• North American Literatures
  • Fiction
  • 20th and 21st Century (1900-present)
  • Non-Fiction and Life Writing

The Cold War period is most often bookended by commonly recognized political events: in the United States, the 1947 National Security Act and ensuing development of the doctrine of containment, and the 1991 dissolution of the USSR. The nearly half-century period between these events coincides with radical changes in the Asian American population in the United States and massive, protracted conflict, death, and refugeeism in Asia, which caused increasing Asian immigration and political representation post–World War II, especially during the 1970s. A consideration of Asian American literature and the Cold War thus necessarily coincides not only with the development of an Asian American identity but also with many of the most important and foundational works of literature, including efforts in the 1970s to define a field of Asian American literature, anthologizing and historicizing writings from earlier in the century. Works from this era then, regardless of their particular emphases, reflect the international and domestic tensions of the Cold War in some way.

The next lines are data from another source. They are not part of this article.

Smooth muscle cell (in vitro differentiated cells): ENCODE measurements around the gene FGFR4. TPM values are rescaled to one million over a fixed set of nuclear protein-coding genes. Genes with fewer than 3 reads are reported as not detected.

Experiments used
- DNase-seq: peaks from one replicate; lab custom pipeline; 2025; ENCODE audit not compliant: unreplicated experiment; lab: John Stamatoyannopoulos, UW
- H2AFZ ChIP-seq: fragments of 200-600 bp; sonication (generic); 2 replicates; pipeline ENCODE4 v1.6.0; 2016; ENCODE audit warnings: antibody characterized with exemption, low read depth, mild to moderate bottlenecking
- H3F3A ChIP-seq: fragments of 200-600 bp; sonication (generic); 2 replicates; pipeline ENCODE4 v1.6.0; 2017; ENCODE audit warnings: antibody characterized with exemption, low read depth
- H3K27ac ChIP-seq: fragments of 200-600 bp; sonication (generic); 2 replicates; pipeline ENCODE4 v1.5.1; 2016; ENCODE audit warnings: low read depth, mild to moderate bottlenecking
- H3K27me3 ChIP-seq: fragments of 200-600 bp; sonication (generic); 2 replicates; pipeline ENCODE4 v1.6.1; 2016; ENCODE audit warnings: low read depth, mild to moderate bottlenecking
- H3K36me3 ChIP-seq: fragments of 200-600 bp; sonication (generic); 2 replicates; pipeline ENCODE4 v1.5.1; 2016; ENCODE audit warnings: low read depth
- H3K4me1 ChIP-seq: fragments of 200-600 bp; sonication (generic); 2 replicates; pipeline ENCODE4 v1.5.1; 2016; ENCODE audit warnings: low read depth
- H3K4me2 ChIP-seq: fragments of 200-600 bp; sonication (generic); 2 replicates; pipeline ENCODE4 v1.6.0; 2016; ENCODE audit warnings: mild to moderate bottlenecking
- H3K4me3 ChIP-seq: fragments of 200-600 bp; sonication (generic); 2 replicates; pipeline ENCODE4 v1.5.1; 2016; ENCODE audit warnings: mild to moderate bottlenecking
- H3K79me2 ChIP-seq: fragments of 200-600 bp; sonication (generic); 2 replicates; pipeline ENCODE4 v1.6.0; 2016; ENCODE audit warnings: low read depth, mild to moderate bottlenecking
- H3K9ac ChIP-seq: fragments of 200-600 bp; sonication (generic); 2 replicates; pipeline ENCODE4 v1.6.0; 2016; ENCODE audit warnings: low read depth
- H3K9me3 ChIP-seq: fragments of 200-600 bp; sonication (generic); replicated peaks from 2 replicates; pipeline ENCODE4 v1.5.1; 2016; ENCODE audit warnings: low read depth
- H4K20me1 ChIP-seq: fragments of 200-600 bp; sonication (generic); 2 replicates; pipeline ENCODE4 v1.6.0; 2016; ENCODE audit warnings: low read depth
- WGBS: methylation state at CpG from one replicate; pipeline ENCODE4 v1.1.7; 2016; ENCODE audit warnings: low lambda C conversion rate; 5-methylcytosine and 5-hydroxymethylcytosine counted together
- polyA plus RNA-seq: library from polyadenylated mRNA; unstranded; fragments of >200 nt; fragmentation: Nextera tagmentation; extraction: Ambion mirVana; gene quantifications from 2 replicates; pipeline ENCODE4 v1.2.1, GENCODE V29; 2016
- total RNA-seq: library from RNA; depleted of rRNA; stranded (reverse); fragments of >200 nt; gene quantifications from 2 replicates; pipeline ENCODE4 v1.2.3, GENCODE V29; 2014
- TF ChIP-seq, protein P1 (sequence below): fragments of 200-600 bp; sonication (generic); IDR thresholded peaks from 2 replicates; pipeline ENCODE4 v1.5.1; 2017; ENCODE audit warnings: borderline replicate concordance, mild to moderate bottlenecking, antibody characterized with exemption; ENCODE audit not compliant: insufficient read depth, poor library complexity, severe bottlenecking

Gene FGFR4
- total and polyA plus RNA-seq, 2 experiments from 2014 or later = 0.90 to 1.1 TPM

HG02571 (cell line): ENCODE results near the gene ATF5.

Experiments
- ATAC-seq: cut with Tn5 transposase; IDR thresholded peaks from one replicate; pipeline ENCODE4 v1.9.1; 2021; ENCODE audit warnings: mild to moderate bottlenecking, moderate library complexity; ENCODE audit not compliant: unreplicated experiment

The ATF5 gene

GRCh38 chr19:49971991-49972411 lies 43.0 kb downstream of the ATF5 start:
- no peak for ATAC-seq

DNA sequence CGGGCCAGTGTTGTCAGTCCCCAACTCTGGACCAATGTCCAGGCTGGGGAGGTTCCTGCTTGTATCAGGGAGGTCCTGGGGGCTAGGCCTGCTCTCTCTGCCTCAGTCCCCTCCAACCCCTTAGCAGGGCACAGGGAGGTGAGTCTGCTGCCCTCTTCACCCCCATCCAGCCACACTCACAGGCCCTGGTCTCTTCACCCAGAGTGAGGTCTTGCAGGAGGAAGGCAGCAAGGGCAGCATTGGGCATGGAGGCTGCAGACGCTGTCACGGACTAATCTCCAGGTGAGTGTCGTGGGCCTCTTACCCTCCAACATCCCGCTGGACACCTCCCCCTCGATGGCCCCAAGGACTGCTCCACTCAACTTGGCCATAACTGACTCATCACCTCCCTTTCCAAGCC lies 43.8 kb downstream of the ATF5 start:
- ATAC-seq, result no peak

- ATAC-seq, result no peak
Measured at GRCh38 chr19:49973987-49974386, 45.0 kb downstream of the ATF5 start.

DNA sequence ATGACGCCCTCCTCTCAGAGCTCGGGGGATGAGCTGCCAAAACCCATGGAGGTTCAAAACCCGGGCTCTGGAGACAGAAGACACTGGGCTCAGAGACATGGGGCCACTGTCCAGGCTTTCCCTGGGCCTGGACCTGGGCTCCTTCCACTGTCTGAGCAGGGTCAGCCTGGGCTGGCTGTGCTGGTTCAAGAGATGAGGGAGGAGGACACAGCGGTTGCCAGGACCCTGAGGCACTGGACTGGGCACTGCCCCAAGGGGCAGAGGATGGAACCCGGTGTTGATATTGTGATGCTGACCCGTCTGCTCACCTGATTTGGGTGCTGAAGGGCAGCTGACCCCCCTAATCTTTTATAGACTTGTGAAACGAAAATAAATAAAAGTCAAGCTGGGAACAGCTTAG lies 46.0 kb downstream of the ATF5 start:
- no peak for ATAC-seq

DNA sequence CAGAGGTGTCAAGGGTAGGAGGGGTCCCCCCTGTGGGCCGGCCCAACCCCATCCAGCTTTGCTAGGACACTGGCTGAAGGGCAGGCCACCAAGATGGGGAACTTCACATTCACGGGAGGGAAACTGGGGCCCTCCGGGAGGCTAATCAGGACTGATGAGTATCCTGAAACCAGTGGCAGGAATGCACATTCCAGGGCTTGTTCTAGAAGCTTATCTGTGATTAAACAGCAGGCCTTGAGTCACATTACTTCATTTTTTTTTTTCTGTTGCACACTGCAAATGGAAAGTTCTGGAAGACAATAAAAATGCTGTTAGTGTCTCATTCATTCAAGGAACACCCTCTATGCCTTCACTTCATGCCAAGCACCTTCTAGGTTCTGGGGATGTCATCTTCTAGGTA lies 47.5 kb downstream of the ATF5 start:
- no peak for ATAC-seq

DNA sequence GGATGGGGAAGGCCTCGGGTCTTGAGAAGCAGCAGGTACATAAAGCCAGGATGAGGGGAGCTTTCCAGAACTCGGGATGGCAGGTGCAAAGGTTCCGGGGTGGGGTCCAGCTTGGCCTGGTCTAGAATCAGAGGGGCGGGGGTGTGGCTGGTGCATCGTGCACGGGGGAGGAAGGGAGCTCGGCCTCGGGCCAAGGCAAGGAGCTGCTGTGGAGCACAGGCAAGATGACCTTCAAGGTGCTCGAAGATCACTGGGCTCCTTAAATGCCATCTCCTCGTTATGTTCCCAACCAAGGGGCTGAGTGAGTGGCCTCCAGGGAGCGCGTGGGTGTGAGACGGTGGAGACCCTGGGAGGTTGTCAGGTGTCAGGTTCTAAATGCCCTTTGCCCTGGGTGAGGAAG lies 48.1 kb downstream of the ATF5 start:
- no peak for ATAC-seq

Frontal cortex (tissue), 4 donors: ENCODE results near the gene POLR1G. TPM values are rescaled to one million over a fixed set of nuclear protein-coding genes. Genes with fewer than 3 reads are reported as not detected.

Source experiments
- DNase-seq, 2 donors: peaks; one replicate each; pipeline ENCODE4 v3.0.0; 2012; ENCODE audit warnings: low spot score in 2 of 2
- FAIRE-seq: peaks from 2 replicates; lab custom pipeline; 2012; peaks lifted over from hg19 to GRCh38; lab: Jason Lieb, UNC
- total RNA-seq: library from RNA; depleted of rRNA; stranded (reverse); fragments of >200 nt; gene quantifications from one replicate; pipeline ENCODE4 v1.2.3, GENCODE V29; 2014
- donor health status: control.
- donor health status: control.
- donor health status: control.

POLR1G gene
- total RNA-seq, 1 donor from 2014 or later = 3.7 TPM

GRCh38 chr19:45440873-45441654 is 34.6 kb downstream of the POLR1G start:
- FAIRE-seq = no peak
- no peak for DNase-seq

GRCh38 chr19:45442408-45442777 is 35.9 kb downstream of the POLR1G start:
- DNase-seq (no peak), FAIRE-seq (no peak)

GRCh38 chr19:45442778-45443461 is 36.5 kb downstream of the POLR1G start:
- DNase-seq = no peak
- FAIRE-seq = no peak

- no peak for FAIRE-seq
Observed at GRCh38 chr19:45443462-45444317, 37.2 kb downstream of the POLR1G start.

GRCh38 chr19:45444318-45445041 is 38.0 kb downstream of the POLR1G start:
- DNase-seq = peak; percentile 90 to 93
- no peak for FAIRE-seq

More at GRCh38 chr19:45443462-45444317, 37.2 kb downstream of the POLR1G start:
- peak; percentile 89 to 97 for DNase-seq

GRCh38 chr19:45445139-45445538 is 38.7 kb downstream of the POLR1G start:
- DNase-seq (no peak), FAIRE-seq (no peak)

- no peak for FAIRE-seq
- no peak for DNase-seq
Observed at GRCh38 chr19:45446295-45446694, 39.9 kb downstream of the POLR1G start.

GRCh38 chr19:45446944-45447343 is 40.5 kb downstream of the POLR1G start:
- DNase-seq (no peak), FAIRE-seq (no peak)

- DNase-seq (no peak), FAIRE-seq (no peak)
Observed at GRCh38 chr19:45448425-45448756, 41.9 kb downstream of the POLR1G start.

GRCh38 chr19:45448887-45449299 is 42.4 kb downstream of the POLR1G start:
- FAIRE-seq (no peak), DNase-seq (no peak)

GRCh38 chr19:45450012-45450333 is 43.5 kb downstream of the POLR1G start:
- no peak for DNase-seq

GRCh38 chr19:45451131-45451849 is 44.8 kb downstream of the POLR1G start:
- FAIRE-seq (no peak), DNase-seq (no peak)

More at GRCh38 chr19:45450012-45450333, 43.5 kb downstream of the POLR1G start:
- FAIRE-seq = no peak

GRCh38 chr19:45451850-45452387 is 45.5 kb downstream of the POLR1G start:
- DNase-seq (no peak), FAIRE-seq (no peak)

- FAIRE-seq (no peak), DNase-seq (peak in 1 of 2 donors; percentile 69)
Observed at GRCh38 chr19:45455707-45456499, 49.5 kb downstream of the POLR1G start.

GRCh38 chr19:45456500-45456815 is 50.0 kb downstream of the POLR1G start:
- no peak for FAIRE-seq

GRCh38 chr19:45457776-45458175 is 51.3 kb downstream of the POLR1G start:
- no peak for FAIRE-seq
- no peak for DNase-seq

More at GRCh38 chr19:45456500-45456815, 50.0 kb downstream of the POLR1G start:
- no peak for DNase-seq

The twin poles of Cold War logic can be roughly summarized as containment of Communism abroad and containment of Communism at home, which translated socially to a repression of political and social difference that had profound repercussions for minorities of various kinds and for gender roles.1 Asian Americans, as immigrants or citizens identified with an area of the world that was rapidly “falling,” over the course of the Cold War, to Communism, thus served two political purposes: on the one hand, to demonstrate the brutality of Communist regimes in Asia, and on the other, to demonstrate the liberality and equality of American democracy.